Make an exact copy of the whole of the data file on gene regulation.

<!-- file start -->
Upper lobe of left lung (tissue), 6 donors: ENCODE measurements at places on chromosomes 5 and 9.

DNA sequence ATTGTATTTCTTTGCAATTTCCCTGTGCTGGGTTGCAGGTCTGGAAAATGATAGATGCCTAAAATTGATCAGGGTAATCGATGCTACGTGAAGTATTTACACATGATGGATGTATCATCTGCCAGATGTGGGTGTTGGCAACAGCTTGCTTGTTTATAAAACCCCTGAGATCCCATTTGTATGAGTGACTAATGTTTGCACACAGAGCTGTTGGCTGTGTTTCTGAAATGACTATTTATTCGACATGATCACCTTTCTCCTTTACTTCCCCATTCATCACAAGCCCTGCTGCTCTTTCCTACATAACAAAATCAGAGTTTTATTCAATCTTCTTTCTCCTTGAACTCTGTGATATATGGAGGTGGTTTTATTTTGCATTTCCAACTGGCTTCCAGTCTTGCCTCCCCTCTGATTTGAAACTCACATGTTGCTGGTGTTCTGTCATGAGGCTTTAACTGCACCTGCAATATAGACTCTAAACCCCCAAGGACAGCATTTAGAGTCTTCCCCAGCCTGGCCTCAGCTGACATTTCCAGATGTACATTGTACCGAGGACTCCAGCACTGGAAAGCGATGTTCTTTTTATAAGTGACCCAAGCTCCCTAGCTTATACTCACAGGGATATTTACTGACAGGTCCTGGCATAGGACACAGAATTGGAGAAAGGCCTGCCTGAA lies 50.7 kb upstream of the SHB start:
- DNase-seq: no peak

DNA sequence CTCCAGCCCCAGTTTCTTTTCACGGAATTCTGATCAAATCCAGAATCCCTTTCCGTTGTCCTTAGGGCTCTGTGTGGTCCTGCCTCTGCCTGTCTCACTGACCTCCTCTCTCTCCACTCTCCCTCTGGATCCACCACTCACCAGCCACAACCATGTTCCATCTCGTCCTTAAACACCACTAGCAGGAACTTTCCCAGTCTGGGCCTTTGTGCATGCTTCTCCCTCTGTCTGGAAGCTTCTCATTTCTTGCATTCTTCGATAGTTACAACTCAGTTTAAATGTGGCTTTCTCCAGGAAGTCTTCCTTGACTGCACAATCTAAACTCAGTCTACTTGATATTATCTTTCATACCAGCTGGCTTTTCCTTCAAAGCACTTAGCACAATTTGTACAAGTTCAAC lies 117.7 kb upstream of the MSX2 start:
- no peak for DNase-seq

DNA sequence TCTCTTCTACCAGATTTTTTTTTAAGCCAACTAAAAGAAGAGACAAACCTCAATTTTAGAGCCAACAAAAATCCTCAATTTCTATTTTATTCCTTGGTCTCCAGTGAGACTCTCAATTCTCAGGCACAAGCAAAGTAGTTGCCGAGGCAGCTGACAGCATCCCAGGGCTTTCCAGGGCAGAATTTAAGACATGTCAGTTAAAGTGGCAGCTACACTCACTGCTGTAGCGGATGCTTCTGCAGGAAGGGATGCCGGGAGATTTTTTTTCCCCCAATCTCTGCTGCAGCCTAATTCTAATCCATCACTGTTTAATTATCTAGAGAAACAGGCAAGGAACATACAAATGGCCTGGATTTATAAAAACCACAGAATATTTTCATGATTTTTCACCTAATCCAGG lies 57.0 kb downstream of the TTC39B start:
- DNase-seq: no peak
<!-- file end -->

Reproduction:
Upper lobe of left lung (tissue), 6 donors: ENCODE measurements at places on chromosomes 5 and 9.

DNA sequence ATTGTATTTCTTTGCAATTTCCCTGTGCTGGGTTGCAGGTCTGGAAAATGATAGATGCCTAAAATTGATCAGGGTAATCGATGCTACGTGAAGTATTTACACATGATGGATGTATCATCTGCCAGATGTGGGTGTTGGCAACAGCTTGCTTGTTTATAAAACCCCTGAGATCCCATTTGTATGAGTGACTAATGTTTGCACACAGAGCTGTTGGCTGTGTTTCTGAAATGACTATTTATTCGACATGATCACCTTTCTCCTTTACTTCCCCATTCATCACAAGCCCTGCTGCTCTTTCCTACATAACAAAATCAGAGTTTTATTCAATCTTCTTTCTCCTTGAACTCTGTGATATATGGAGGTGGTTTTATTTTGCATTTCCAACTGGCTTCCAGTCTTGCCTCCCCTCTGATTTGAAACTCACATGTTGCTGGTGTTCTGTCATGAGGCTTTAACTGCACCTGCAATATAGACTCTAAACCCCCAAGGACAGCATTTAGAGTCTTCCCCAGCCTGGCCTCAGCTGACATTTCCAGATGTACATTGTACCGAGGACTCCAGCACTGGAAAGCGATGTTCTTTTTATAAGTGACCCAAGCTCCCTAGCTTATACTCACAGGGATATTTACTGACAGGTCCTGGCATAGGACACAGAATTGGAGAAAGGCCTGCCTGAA lies 50.7 kb upstream of the SHB start:
- DNase-seq: no peak

DNA sequence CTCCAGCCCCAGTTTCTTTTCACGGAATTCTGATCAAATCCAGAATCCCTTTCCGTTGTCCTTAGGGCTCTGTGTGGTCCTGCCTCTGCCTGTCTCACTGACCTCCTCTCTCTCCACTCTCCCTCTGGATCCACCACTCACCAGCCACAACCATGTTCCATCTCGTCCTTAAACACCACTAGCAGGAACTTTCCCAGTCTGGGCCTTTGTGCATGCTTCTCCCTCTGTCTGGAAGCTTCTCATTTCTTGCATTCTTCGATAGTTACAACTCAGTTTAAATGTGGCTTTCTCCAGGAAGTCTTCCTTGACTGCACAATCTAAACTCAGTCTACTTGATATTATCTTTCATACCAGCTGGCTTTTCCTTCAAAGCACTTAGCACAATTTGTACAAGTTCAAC lies 117.7 kb upstream of the MSX2 start:
- no peak for DNase-seq

DNA sequence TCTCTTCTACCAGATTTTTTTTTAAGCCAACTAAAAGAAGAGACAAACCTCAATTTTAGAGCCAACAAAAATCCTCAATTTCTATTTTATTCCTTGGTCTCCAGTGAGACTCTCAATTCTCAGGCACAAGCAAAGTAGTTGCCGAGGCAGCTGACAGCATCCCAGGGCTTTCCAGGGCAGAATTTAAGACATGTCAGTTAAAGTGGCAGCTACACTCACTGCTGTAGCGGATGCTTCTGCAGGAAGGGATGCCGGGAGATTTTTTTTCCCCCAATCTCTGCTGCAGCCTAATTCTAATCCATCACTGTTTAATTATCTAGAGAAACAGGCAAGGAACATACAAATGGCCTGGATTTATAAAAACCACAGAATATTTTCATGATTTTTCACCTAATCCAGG lies 57.0 kb downstream of the TTC39B start:
- DNase-seq: no peak